Wilf McGuiness appears to have been airbrushed from history here (although admittedly I'm not watching the documentary) as he was the first one to suffer from Busby's refusal to fully give over the reigns.

Last seen cracking gags and passing round the Thousand Island dressing for sponsor's guests on matchdays, the poor bastard.
posted 30-12-2011 01:35
he was in this for a bit. I missed the beginning. i suspect that he didn't really say all that much given his position, and that his son is head of the youth system at old trafford.

Crerand regards United with the kind of single-minded fanatacism that would make the Ayatollah do a double-take. He defends the club like an attack dog, no matter what's been levelled at it.

it's very difficult to pin down precisely what crerand is loyal to. For someone who spends all his time hanging around the club, and working on mutv and the like, he really doesn't seem to have much of a grasp about what is going on, and frequently his defence is more confusing and damaging to the club than anything else.
posted 30-12-2011 01:55
Crerand mentioned that Ferguson would often go to Busby for advice. He was in his hole going to him for advice. Ferg is a shrewd bastard and was keeping him onside.
posted 30-12-2011 02:09
I feel the need to jump in here and defend someone or something. Either Crerand or Busby. But I have nothing to defend them against really. So instead, to sooth that internal fire, I'm going to attack Tommy Docherty, which seems harsh as he's only been mentioned in passing. But what a cunt that man was/is. Nice name to type, mind. Erty. Erty. Nice flow to it.
Last Edit: 30-12-2011 02:10:18 by George Burnage Shaw.
posted 30-12-2011 07:25
Well there’s no sign of the programme yet on the RTE player so I’m not sure how much of what I’ve got to say was mentioned on the documentary, but here goes…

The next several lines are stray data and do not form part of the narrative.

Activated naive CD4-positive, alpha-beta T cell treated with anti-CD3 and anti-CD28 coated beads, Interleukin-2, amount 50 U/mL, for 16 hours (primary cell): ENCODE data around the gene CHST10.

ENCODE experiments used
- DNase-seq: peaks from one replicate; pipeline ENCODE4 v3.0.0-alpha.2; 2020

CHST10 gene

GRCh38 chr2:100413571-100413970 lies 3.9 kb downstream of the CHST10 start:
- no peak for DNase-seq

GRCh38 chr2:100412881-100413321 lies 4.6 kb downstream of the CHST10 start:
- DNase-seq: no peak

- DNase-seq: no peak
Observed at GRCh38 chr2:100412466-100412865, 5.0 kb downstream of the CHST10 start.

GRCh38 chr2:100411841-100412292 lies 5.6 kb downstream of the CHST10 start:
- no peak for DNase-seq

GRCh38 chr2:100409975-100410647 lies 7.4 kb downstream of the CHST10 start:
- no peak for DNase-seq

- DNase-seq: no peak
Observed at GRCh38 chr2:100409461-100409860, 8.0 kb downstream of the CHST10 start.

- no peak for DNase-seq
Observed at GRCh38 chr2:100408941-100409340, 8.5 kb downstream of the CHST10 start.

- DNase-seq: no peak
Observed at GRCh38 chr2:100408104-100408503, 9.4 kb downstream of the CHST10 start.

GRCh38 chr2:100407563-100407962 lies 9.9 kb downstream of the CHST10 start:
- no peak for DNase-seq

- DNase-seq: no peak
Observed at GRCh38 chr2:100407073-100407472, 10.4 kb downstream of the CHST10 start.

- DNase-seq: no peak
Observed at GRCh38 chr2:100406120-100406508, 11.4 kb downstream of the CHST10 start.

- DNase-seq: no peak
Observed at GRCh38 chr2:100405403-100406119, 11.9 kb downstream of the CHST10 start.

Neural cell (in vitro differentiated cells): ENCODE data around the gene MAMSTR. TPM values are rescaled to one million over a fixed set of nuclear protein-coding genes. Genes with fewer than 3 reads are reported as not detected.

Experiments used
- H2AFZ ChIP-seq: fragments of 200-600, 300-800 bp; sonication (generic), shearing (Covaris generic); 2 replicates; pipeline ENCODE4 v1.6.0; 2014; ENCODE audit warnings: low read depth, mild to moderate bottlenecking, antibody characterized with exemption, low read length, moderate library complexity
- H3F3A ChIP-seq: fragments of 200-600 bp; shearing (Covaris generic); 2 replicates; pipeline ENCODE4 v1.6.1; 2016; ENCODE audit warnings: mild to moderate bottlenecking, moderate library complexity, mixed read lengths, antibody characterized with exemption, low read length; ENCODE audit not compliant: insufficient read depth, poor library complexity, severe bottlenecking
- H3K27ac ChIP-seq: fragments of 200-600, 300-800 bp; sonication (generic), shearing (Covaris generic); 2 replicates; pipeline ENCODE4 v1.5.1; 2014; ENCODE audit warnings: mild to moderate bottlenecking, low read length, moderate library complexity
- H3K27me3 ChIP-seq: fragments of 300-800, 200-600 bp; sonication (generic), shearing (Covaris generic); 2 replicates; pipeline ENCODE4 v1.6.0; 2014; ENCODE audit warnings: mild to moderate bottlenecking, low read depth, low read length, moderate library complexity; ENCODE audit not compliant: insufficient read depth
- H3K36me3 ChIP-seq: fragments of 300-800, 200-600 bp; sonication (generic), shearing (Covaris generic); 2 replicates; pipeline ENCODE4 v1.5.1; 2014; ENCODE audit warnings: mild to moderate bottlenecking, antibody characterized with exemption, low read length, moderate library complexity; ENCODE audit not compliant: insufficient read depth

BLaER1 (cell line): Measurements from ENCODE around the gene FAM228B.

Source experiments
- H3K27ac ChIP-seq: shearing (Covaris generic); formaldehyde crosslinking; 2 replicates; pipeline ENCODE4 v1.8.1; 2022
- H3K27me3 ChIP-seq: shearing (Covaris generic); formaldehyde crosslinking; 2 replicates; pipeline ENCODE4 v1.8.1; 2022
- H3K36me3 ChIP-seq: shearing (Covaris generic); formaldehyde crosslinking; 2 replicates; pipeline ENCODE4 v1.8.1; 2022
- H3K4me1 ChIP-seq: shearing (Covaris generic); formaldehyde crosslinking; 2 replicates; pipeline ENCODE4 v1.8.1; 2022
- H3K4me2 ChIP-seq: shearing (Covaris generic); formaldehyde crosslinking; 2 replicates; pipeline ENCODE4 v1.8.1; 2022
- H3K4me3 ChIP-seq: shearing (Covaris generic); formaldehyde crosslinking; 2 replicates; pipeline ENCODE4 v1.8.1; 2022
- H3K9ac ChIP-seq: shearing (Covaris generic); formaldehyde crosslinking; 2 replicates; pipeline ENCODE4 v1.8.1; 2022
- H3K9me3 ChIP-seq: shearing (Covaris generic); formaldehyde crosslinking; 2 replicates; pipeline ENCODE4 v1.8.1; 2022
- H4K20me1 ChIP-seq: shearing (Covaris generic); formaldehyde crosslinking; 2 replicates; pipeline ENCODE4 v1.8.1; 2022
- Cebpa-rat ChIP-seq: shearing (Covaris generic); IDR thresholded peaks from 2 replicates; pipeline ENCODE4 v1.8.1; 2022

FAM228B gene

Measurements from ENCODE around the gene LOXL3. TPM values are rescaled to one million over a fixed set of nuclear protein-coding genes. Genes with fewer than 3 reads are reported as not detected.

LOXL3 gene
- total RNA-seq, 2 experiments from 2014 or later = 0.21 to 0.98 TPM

Shortly before Tommy Docherty was sacked by Man Utd in July 1977 after news of his infamous affair with the physio’s wife was splashed all over the papers, he received a short letter from Frank. Now Frank was obviously unaware of what had happened, and it seems that he was writing a general letter of encouragement to Docherty.

It might seem strange that O’Farrell should write to him, but they had been pals together at Preston and had also taken their coaching qualifications at Lilleshall on the same course. So despite Docherty being the man to replace O’Farrell it seems that he bore no ill feelings towards him.

Unlike his opinion of Matt Busby. This is what Frank’s letter said:

“You will have found out by now, as I did to my cost, that the ‘Knight’ is not covered in shining armour as he makes out to many who do not know him so well. He must be suffering torment at not being able to get rid of you as is rumoured he has been trying to do.

Long may you continue to torment him.”


Now remember this was BEFORE news of Docherty’s affair broke, so it would seem that O’Farrell was trying to warn Docherty of Busby’s shady and devious hidden nature. The fact that a scrupulously conscientious man like Frank would take pleasure in tormenting Matt Busby indicates the depth of his feelings on the matter.